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Media assessment documentary

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Introduction

Guns don't kill people---PEOPLE KILL PEOPLE! How many young people today sit down in front of the television and decide to watch a documentary? Not many. Perhaps because documentaries are "educational" and a "good use of your time"- but what's so bad about this? IT SOUNDS TOO MUCH LIKE SCHOOL! Even when young people think about documentaries, visions of travelling round the world with Michael Palin (well past his Monty Python years) commenting a bit too enthusiastically about what a local had for breakfast, or old David Attenborough talking dubiously about where Seals go to Spawn, or an in-depth historical re-cap of how Hitler came to rule Germany with authentic (fake) sepia film of a Hitler look-a-like re-enacting the drama presented by "know-ones-ever-heard-of", automatically spring to mind. What teenager, who after having six hours of imperative information being shoved down their throat, would want to come home, sit back, unwind, and watch something that again tries to shovel more information into them? This was basically my view until I watched "Bowling for Columbine" by Michael Moore. Don't be fooled, as I was, that this was going to be another David Attenborough want-to-be raving on about sea life, as it is the complete opposite. This was about something interesting, something that I could relate to, and something I could get passionate about! This documentary was about guns in America; how are people are killed by gun crime? ...read more.

Middle

However, the representative gave in only after Moore and the two boys were dismissed from the headquarters and bought the entire contents of all ammuntition in the nearest K-mart store and returned with the media the next day. After the representative gives them what they wanted, Moore says in disbelief "We've won. That was more than we'd asked for.". This just shows that if you feel enough passion for a subject, and you stick it out for long enough, you will eventually get what you wanted. A very sad moment in the film is when Moore starts talking about how a little boy got hold of a gun and shot another little girl in a primary school in Flint, Michigan- Michael Moores childhood home town. Then, on a black screen we heard the emergency phone call to 911, with subtitles to make sense of the panicked voice we heard, speaking shakily about the little girl lying in the classroom, dying. This was particularly effective as there were no pictures on the screen to distract us, so all of our attention was on the horrific phonecall and the equally horrific description of how the little girl came to be and what was happening at that moment. Then, Moore started telling us about an event that shocked everyone watching. The NRA (national rifle accossiation) came to Flint, to have a gun rally and to basically celebrate the fact Americans have guns. ...read more.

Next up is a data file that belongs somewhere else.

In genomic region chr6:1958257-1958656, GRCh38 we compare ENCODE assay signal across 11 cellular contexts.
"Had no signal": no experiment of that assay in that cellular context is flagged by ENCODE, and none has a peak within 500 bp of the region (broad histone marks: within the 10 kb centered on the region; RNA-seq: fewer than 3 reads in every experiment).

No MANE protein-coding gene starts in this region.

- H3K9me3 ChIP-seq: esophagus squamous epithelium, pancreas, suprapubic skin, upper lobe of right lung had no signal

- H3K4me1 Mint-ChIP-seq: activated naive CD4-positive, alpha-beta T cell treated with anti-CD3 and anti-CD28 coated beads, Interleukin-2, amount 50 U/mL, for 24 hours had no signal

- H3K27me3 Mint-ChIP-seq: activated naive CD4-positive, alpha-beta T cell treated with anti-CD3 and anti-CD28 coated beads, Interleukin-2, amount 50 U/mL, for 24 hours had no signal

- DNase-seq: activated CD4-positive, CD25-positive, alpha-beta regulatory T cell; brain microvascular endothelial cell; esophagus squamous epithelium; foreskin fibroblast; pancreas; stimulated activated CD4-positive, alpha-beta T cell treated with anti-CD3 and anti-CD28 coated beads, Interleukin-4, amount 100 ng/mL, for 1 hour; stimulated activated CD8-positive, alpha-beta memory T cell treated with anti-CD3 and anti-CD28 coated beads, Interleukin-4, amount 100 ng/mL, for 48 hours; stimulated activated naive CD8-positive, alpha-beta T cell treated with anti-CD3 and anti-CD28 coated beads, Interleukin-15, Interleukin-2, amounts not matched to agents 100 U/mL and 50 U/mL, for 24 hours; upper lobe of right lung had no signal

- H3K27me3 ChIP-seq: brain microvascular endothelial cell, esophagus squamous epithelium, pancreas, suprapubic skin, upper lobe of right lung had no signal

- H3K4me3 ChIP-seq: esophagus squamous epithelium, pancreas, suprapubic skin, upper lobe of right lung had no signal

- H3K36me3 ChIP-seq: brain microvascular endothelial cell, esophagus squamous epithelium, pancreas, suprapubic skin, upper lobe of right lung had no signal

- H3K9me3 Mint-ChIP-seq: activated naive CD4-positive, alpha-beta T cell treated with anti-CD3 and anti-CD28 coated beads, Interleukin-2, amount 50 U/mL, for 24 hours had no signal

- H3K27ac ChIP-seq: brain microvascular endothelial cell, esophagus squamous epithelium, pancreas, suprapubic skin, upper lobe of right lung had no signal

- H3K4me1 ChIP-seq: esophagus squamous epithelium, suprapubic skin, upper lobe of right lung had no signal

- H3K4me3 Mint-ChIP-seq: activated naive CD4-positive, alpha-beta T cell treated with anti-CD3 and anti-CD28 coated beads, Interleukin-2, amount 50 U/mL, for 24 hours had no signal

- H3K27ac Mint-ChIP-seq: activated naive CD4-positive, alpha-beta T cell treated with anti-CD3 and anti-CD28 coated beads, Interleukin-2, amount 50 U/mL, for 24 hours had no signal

Conclusion

Many times throughout I laughed outloud at the obvious sarcasm Moore was radiating, and that the Americans he was speaking to had no idea he was being sarcastic! But also many times in the documentary I felt like I might cry, as many parts (especially when a parent of a deceased Columbine Massacre victim did a anti-gun speech) were very emotional and touching. But perhaps it's not only the content that makes "bowling for Columbine" such an effective film, it could be the different types of documentary style used in it. As Moore clevery switches from a reflexive/interactive documentary mode (when the camera crew are fully acknowledged- e.g the bank scene), to footage with voiceovers, to interviews. This makes the film even more interesting to watch, as it's varied and not all the same format. To conclude, "bowling for Columbine" is definately the best documentary I've ever watched, and my Dad's a fan of David Attenborough...so I've had my fair share of nature documentaries, but I haven't seen a documentary like this, about human nature. The film is for anyone, as it has everything in it! Humour, drama, tragedy and, of course, knowledge. Moore cleverly weaves each issue into context, changing fluidly from each point to another, but between the serious aspects of the film, sparkles with humour and sarcasm. You're seriously missing out if you don't watch this film. ...read more.

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